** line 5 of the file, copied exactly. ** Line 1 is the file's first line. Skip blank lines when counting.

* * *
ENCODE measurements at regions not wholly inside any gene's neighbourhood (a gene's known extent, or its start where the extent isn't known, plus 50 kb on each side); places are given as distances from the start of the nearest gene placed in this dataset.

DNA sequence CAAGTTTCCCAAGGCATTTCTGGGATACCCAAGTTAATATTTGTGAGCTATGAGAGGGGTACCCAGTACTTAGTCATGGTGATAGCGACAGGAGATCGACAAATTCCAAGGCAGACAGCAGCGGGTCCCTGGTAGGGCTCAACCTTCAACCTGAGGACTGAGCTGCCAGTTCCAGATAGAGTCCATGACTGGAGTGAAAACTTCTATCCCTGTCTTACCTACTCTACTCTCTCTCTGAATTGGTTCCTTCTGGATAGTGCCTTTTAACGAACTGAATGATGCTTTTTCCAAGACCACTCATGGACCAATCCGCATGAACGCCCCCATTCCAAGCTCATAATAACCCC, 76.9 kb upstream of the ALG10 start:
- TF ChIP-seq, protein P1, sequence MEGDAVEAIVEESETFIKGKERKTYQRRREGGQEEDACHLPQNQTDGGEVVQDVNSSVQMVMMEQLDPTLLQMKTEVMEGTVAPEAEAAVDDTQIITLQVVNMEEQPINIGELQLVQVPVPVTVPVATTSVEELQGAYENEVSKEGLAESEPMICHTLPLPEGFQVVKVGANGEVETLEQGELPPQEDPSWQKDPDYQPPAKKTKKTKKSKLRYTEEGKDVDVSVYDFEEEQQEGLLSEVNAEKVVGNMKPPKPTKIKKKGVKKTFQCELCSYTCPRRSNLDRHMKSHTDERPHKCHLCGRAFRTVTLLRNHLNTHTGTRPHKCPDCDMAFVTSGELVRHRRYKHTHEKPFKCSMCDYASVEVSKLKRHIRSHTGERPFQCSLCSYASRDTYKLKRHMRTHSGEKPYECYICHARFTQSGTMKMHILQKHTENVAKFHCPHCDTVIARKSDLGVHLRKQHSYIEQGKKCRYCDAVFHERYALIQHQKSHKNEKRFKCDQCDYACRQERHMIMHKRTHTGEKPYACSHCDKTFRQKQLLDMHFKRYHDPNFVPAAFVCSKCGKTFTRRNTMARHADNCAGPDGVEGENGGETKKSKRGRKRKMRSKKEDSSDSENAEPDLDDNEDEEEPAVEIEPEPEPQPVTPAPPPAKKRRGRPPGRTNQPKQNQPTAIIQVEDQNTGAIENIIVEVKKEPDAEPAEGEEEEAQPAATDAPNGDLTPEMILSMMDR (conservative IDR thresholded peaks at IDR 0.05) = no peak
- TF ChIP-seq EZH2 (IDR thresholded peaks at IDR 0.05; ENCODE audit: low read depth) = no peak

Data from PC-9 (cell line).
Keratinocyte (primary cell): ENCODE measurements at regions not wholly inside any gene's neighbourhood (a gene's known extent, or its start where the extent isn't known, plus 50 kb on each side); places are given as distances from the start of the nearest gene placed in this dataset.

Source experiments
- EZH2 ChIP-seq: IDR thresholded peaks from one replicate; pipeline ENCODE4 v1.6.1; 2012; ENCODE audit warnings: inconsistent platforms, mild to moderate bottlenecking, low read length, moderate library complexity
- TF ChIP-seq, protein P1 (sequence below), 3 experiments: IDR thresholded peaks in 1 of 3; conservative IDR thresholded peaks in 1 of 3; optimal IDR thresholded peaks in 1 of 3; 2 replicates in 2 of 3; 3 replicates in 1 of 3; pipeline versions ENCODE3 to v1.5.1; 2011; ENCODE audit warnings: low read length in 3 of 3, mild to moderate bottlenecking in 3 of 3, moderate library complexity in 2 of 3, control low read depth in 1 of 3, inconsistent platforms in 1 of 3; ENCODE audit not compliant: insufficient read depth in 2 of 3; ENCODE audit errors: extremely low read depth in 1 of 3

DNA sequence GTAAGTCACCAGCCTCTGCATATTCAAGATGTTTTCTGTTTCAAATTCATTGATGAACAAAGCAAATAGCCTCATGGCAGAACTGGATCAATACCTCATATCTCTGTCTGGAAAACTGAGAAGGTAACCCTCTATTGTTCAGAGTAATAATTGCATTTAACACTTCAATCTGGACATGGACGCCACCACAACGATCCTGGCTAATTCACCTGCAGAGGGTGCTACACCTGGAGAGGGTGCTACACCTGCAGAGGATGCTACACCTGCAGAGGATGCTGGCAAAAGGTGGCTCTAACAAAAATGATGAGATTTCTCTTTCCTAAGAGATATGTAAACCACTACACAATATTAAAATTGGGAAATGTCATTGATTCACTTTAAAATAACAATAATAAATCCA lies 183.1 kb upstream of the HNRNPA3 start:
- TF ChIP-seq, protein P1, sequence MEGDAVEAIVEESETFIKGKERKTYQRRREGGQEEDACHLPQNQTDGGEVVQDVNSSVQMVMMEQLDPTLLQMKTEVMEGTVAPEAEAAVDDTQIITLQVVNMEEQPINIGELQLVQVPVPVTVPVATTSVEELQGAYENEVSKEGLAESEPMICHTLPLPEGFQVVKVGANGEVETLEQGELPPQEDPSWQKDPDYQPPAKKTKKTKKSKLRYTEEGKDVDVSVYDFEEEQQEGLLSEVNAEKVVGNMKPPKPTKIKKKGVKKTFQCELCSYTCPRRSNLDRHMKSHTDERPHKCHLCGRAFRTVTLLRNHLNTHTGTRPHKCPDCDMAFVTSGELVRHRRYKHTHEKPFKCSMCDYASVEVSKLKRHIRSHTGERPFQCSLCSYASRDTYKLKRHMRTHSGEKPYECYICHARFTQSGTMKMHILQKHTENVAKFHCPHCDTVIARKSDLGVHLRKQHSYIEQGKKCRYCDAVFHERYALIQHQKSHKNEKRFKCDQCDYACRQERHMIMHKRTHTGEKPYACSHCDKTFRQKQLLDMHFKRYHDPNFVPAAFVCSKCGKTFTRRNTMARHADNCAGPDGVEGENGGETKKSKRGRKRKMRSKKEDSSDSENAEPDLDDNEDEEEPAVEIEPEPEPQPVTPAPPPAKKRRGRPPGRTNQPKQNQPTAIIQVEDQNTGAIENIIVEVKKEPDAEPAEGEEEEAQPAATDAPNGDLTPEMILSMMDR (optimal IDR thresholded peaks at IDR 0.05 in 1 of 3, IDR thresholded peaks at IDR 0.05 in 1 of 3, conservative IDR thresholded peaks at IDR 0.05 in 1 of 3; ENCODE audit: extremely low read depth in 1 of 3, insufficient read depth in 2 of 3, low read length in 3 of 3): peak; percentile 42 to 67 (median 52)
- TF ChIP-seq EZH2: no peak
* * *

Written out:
Data from PC-9 (cell line).